• Russell Fauver

        Member
        September 13, 2022 at 10:07 am

        @joshua I thought 50 Kw charging would deliver 500 miles of range in an hour. Am I wrong about that? I typically stop for a break in my gas car every 2-3 hours on the highway, 200ish miles. I reserved a 600 mile version and was I was counting on replenishing those 200 miles in 30 minutes or less during my normal break times. Do you think that’s possible? If it’s going to take an hour like you’re suggesting then I may need to do something different.

        • Joshua Rosen

          Member
          September 13, 2022 at 11:08 am

          We don’t know anything about the charging curve for the Aptera. If they can maintain 50KW for an hour then yes you could get 500 miles of range in that time but that’s highly doubtful. For every other EV out there they only charge at their peak rate for a few minutes before dropping off. Because Aptera’s rate is so low it’s theoretically possible that they can maintain a fairly flat curve. At 80% my Tesla is still charging at over 60KW, I don’t think I’ve ever seen it drop to 50KW even when it’s approaching 90% so I believe that you could in theory maintain a flat 50KW rate. However the Aptera will have much weaker cooling than a Tesla so it’s still possible that the rate will drop just as it does for every other EV.

          However from Tesla’s point of view they would make about 1/3rd much money per minute as they do from a Tesla because the charging rate is so slow. They might make up for this by raising the price for slow charging cars, Elon said as much last year. It’s possible that the variable pricing would be regional. Where I live in New England I’ve only encountered a full Supercharger once, and that was on the 4th of July in Rhode Island when they only had one Supercharger for the whole state, now they have many. Around here any additional business is a bonus for them because most of the chargers are idle. But in California it’s a different story, the Superchargers are packed. A slow charging car would cost them money because it’s preventing a faster charging car from using the charger.

        • Harry Parker

          Moderator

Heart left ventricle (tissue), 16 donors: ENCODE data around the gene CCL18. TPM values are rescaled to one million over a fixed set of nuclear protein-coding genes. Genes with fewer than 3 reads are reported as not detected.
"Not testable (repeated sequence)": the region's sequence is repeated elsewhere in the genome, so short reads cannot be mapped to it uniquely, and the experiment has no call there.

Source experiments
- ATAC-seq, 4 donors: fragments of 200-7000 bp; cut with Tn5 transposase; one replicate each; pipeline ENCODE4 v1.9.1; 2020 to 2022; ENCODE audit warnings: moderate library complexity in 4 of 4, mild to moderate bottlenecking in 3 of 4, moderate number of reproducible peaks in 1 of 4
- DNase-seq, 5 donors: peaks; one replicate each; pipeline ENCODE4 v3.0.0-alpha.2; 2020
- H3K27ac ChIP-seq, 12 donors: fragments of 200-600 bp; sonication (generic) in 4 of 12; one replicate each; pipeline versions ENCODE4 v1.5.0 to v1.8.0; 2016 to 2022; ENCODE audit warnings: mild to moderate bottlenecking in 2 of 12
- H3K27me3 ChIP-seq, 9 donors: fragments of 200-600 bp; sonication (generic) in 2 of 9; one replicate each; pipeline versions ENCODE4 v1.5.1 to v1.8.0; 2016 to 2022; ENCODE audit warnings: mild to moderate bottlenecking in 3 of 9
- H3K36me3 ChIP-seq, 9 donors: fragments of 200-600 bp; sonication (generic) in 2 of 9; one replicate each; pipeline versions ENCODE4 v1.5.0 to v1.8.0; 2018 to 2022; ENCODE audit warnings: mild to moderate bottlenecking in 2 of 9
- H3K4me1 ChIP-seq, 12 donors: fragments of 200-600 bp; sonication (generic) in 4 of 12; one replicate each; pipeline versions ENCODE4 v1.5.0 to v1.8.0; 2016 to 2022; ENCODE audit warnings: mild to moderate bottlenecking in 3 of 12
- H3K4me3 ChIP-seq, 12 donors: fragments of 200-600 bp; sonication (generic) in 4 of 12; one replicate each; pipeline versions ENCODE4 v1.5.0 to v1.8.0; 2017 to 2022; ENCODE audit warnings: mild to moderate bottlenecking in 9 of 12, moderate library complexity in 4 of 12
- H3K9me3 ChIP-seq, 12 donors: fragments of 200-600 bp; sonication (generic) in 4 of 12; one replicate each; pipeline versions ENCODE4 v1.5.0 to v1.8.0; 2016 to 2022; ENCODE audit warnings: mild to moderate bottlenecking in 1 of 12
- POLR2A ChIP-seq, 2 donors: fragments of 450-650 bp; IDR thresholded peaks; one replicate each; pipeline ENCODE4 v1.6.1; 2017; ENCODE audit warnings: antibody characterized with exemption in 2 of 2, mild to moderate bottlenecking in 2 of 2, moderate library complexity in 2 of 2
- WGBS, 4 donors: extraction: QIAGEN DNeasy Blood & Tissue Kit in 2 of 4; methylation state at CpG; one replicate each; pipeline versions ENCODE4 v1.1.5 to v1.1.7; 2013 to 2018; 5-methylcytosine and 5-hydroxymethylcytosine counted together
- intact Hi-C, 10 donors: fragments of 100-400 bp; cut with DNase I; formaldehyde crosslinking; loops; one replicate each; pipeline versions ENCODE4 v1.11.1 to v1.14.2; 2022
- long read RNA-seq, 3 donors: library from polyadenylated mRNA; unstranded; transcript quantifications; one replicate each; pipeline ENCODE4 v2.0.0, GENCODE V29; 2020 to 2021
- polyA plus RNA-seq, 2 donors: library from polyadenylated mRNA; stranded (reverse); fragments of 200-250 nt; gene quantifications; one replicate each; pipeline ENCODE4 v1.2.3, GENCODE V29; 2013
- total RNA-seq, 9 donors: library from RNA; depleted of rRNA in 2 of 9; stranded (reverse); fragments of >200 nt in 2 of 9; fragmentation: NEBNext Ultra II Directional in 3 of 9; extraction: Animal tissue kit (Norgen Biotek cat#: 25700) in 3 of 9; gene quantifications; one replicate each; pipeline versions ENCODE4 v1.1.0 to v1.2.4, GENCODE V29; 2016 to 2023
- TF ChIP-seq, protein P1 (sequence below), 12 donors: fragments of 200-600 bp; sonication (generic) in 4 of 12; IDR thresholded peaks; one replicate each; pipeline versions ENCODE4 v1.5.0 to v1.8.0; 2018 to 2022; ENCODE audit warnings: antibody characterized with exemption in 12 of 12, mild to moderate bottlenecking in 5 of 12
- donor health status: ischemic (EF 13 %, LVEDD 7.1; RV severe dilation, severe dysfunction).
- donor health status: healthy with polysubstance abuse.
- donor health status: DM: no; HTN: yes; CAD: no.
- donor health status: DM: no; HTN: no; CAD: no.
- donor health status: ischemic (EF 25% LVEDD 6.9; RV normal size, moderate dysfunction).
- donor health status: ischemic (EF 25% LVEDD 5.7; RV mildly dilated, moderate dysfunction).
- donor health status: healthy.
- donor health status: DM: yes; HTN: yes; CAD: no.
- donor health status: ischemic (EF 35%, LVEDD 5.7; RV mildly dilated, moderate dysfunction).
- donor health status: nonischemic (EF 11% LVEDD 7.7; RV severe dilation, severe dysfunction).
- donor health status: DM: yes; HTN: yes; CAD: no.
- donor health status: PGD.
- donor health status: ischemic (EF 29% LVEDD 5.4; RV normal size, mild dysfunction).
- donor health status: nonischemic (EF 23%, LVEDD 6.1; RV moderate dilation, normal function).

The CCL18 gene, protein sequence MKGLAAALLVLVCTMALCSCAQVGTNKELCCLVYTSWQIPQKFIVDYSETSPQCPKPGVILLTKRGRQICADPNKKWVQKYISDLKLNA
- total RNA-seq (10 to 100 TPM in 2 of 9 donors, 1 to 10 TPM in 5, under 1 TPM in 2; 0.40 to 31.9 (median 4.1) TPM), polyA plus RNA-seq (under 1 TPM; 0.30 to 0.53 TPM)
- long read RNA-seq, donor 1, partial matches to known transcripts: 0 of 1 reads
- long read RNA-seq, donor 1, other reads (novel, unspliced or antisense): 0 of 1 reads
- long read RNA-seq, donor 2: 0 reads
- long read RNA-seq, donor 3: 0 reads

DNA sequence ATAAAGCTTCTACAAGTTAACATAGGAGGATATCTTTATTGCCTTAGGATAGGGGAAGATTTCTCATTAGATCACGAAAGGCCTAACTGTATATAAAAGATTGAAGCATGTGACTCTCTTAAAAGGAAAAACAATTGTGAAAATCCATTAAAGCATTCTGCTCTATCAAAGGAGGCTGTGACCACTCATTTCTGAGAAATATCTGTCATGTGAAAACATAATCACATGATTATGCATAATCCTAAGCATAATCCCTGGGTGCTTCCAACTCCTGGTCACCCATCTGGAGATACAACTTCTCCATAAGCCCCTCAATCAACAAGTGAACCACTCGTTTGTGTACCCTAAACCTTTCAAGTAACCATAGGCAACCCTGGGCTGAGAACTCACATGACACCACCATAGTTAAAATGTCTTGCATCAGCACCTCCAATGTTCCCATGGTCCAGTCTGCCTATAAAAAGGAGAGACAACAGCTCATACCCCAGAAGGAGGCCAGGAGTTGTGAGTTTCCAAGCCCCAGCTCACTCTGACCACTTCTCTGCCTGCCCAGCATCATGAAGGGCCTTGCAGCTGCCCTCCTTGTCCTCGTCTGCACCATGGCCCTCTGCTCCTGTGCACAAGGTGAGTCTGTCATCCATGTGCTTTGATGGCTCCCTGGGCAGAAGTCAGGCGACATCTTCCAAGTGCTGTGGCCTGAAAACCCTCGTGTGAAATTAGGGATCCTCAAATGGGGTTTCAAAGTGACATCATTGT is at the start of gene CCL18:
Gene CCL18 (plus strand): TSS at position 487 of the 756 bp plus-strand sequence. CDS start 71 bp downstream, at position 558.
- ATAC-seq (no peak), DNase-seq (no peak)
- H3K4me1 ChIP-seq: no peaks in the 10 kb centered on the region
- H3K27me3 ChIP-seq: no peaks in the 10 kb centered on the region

September 13, 2022 at 12:43 pm

          Russell and Joshua,

          Quoting from the Aptera FAQ page, “At roadside charging stations you’d likely get about 100 miles in 10 minutes.” So 200 miles in 20 minutes.

          Because Aptera is drawing less power into its battery than Tesla, it won’t be heating its battery as much and thus have such a need to slow charging down.

          Watching a video from the Gamma reveal Saturday, I heard an Aptera employee teasingly say they will have some good news about Aptera charging rates at the next, pre-production prototype reveal near the end of this year. He also mentioned Aptera now has a secondary battery cooling system that is only used while Aptera is stationary and plugged into a charger.

          • Forest Linden

            Member
            September 13, 2022 at 12:59 pm

            This is great news to hear about an additional cooling system that will be used while parked and charging. Without a cooling system, the heat while fast charging would be crazy and would degrade the battery quickly, I would think.

            200 miles of charge in 20 minutes is almost exactly what I get in my model 3 on road trips and it’s very acceptable on long trips. I want to stop every couple of hours anyway…bathroom, food, coffee for me and those I’m traveling with, walk the dog and feed him.

            All that takes 20 minutes even if you have a gas powered car anyway.

            20 to 30 minutes of charging for 200 miles of travel doesn’t seem to bother anyone I know who currently does that with teslas, and I doubt it would keep people from buying an Aptera.

          • Steve Wanamaker

            Member
            September 17, 2022 at 8:09 pm

            I have seen a video from Fully Charged of Chris talking about fast charging which doesn’t make complete sense. He said that the Aptera will not charge at faster than 1c so the 400 charges at 50 kW and the 600 charges at 60 kW. There is possible good news in there at breaking the 50 kW limit on larger battery sizes. The 400 charging at 50 doesn’t make sense as the 45 kWh battery should charge at 45 kW, and the 250’s 19 kWh battery should FAST charge at 19 kW not 50. This as usual is interesting and puzzling. I think patience is called for. Delta…

            • Curtis Cibinel

              Member
              September 17, 2022 at 11:26 pm

              The 250 is 23kwh. 50kw charging for the 45kwh may be some rounding up or charging at 1.1c instead of 1c.

  • J.P. Morere

    Member
    September 27, 2022 at 9:17 pm

    As I understand it the Level 2 charge rate for Aptera is 3.3KW. Why is it this low? Are there others here who are concerned that 3.3KW is too low?

    Let me say right here tha I accept this low rate is adequate most of the time for the relatively small battery packs in Aptera. Many, if not most Aptera owners will use external charging intermittently and possibly rarely. Still, when AC charging IS needed, I would think that greater than 3.3KW would be desirable and sometimes important.